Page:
Keynesianism focuses on the value stability of currency, the Chicago School focuses on price stabilty. Both ignore the reflexive effects of debt built up in the system, especially private debt. As for the Austrian school, it is also a systemic controller ploy to allow for a complete private oligarchy. It is telling that the plutocratic David Rockefeller's personal tutor in economics was none other than Ludwig von Mises himself.
I am a much more of a believer in Steve Keen, Hyman Minsky (financial instability hypothesis) Irving Fisher (debt deflation theory), etc. I also find some utility in MMT (Modern Monetary Theory).
Here is a sampling of post-Keynesian thought taking on Keynesianism (with Paul Krugman as its proxy)
Paul Krugman vs. MMT: The Great Debate (BIG correction to this particular article: Steve Keen is NOT an MMT'er , he is an expander of Minsky's theories, Dr. Michael Hudson IS an MMT'er )
There’s a tremendously important debate being waged across a bunch of different websites, including Paul Krugman’s at The New York Times, about how banking really works. Unfortunately, it’s probably a bit tough to wade into the debate at this point. So I’ll do my best to summarize what’s going on.
ACT I: Krugman Answers Keen
Last week, a maverick Australian economist named Steve Keen linked to a paper http://ineteconomics.org/sites/inet.civicactions.net/files/keen-steve-berlin-paper.pdf he had written for a conference to be held in Berlin later this month. The paper, entitled “Instability in Financial Markets: Sources and Uses,” starts with a synopsis http://www.economonitor.com/blog/2012/03/a-primer-on-minsky/ of the work on the financial sources of economic instability by the late economist Hyman Minsky. In particular, Keen argues for the Minskyite point that an understanding of banking is central to understanding the economy.
Paul Krugman weighed in http://krugman.blogs.nytimes.com/2012/03/27/minksy-and-methodology-wonkish/ the very next day with a post arguing that Keen’s insistence that banking is crucial was misplaced. Krugman argues that bank lending doesn’t necessarily increase demand in the economy—it just shifts money around. “If I decide to cut back on my spending and stash the funds in a bank, which lends them out to someone else, this doesn’t have to represent a net increase in demand. Yes, in some (many) cases lending is associated with higher demand, because resources are being transferred to people with a higher propensity to spend; but Keen seems to be saying something else, and I’m not sure what,” Krugman writes.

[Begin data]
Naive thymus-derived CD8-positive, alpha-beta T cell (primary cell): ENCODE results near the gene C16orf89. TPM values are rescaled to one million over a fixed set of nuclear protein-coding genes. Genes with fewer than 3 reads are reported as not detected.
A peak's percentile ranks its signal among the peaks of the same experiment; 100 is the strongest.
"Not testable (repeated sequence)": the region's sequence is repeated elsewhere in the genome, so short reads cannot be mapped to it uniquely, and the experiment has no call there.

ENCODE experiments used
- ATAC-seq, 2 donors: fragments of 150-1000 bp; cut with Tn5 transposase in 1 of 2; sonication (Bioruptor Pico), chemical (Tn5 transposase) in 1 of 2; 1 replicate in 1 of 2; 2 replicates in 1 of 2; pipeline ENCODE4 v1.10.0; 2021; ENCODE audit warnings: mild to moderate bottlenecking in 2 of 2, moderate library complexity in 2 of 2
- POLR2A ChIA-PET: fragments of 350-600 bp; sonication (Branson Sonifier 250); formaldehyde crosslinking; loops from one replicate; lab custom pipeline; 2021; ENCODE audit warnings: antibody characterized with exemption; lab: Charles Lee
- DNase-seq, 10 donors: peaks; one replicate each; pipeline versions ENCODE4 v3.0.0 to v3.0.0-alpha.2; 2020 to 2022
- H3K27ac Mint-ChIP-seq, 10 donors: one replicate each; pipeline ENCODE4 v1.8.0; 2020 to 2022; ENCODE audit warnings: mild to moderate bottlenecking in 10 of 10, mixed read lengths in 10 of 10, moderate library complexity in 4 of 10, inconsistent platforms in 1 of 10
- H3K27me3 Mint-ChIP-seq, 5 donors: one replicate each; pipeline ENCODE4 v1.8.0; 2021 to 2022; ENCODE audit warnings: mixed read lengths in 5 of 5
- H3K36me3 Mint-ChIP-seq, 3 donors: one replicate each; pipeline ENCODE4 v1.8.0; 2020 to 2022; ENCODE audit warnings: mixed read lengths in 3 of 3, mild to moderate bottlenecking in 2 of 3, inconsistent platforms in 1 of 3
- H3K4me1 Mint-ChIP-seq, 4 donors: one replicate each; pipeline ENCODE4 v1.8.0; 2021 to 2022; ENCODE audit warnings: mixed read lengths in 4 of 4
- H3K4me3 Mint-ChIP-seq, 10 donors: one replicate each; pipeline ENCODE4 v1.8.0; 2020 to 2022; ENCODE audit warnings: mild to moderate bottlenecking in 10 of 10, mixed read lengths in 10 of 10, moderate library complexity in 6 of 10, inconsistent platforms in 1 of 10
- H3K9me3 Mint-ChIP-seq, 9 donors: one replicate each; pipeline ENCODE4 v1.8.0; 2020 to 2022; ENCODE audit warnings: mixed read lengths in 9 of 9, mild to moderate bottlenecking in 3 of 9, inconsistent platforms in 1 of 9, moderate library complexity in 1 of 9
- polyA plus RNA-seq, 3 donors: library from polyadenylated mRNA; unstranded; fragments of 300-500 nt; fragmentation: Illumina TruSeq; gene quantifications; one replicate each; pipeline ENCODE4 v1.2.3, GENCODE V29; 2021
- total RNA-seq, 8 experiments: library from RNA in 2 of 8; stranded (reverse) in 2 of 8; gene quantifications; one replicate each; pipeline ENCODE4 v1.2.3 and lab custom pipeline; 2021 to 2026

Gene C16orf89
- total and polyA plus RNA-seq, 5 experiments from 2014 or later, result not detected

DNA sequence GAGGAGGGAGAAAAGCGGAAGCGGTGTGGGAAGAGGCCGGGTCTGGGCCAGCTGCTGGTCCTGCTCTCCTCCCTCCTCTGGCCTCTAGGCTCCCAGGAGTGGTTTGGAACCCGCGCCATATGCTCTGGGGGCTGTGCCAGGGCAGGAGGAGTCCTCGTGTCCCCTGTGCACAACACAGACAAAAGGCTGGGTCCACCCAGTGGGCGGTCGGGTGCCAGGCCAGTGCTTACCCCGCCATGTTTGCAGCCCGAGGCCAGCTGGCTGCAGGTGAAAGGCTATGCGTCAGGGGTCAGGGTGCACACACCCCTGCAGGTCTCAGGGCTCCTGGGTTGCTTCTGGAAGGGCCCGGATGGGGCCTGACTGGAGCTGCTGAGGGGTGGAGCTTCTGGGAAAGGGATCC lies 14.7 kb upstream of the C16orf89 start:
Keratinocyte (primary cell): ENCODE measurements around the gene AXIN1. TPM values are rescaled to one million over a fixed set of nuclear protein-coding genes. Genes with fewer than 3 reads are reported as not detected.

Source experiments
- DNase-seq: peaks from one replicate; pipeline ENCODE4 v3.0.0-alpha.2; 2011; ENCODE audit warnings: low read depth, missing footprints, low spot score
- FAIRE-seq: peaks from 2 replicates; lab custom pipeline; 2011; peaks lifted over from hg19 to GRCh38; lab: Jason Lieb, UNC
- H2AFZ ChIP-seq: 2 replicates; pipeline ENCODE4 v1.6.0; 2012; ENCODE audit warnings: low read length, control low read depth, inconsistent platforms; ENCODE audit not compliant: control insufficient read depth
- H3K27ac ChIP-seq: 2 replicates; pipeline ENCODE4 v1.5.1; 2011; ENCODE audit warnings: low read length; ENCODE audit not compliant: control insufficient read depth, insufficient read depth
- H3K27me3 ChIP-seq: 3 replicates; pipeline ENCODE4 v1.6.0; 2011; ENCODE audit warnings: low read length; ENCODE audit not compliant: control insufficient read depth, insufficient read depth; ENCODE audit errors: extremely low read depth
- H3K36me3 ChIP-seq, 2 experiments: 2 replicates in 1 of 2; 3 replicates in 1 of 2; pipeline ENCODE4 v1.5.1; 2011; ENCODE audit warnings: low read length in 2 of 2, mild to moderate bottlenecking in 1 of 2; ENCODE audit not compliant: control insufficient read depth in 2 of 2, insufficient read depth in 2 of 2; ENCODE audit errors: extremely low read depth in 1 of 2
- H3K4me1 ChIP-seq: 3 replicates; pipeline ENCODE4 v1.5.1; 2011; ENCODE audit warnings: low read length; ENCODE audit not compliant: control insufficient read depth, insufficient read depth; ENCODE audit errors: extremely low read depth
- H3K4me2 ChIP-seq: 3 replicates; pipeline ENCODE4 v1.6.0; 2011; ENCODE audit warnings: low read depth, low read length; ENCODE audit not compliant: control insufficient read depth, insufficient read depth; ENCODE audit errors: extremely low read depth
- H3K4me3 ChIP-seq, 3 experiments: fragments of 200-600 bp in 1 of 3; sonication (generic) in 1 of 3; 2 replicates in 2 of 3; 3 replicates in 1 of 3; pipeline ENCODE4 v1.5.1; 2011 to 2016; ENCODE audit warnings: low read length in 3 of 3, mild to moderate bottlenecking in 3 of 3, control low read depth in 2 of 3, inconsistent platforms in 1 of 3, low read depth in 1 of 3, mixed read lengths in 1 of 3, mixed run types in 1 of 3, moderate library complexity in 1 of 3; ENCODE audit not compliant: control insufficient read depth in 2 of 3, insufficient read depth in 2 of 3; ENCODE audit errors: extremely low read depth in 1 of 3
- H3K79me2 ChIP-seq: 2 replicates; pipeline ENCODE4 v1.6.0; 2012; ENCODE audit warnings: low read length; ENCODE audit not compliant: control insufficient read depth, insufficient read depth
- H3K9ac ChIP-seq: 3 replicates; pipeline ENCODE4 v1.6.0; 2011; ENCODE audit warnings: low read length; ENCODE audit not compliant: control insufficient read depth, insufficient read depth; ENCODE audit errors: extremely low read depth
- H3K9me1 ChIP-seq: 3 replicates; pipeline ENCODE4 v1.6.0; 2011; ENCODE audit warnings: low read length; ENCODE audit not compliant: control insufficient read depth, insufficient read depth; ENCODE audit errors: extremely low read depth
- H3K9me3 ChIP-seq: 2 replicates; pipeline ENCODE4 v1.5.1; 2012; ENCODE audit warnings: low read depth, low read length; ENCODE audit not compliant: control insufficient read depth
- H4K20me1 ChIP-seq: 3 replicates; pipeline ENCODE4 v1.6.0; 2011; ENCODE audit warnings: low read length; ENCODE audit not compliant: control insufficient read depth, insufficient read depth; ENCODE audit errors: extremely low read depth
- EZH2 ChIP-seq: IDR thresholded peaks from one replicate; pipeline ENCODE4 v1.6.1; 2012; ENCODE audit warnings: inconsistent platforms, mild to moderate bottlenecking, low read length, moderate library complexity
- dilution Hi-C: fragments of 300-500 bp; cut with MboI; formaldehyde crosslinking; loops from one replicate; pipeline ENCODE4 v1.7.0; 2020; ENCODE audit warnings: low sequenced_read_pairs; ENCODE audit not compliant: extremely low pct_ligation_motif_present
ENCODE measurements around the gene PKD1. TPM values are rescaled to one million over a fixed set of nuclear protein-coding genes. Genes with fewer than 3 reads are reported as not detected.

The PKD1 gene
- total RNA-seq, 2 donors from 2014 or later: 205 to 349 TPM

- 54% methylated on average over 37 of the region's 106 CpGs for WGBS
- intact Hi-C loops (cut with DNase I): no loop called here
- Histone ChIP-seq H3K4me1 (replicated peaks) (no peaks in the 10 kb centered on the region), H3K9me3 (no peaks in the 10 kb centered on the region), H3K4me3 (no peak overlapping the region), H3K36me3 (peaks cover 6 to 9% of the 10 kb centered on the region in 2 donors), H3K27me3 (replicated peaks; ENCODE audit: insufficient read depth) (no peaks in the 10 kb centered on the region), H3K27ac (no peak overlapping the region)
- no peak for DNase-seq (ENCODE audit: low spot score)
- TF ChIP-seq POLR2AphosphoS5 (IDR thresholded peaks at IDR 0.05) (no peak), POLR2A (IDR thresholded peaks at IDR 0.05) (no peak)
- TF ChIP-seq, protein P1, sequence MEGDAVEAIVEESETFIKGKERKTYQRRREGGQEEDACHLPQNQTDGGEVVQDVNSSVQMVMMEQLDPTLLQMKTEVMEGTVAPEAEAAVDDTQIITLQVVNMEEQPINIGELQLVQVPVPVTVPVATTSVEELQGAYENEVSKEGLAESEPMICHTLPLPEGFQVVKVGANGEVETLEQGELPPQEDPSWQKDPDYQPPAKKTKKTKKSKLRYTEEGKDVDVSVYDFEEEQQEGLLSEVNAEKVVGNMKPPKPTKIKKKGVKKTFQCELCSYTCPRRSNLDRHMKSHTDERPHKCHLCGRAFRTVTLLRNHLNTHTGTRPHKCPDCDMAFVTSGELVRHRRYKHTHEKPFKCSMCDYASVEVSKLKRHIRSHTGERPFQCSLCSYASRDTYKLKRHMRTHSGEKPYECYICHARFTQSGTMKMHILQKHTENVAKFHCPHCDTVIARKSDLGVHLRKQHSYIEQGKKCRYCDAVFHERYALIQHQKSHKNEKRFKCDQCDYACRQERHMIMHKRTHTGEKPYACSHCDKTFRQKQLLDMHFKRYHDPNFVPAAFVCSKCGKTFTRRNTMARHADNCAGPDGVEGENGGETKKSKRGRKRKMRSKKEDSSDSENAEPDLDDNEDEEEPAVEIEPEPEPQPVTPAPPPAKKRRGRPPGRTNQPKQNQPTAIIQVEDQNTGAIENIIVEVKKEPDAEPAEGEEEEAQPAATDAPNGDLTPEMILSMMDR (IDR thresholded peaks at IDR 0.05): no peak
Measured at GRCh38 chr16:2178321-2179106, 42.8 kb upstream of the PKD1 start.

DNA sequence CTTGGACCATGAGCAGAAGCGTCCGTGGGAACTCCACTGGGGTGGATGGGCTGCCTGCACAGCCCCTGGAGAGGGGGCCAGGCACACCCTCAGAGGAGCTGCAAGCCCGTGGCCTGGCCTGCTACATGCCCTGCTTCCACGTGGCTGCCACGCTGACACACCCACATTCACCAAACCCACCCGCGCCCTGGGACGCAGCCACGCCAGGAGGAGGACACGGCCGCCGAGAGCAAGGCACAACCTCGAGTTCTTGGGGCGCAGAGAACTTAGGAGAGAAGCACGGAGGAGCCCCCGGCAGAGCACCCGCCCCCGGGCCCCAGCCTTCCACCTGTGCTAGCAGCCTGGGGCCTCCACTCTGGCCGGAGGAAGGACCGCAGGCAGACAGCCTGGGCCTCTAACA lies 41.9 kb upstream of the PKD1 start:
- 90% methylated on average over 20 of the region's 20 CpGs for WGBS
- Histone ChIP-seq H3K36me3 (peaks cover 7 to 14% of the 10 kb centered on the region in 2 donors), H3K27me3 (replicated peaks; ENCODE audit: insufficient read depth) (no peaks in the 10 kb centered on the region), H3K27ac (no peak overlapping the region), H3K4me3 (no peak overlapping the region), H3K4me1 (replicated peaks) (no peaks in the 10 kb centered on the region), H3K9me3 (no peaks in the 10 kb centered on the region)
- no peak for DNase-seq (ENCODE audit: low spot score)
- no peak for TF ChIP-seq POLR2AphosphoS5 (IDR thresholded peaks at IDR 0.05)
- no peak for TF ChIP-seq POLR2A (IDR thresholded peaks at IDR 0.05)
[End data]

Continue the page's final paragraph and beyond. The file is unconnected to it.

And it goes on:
A few hours and scores of blog comments later, Krugman returned to the debate to accuse Keen and the “Minskyites” of engaging in “banking mysticism.” http://krugman.blogs.nytimes.com/2012/03/27/banking-mysticism/ (The Minskyites he most likely had in mind were Modern Monetary Theorists like economist Randall Wray, a former student of Minsky.) Krugman compared Keen and the Minskyites of being similar to Austrian economists in that both assign “unique powers” to modern banks.
Of course, one of the best ways to pick a fight with a Minskyite is to compare him to an Austrian. The typically left-wing Minskyites typically despise what they regard as the right-wing quackery of Austrian economics. (Austrians, as far as I can tell, don’t spend much time thinking about Minsky or MMT at all.) Krugman no doubt knows this, which is why he decided to make the comment in the first place. He wanted to poke the bear.
Nobel Laureate Paul Krugman Selectively Quotes Rival to Stitch Him Up After Losing Argument
Yves here. If comments on this site are any guide, readers appear to have taken considerable interest in a blogosphere debate on the role of money and banking, with Steven Keen and Scott Fullwiler (among others) arrayed against Paul Krugman and Nick Rowe. Krugman’s latest piece http://krugman.blogs.nytimes.com/2012/04/02/oh-my-steve-keen-edition/ not only misrepresents Steve Keen’s argument, as Philip Pilkington explains below, but Krugman also appears to have shut down any discussion at his blog after quite a few of his readers pointed out his sleight of hand.
There were 65 comments from 12:46 PM to 5:22 PM. Krugman put an update (no time marker) at the top of the post”OK, I’m done with this conversation.” Did the last comment, reproduced in full below, hit a nerve?
I predict this sorry exchange that started about Krugman’s misuse of Minsky will one day haunt the good Professor if he doesn’t do his homework with an open mind immediately. If not, the damage to his credibility will be permanent and irreversible.
Paul, at least come clean and admit you misread Keen here and quoted him out of context. It’s obvious.
Your doubling down with each new post is very unbecoming and your beginning to look like a Republican.
What was that post you wrote awhile back on hypocrisy?
By Philip Pilkington, a writer and journalist based in Dublin, Ireland. You can follow him on Twitter at @pilkingtonphil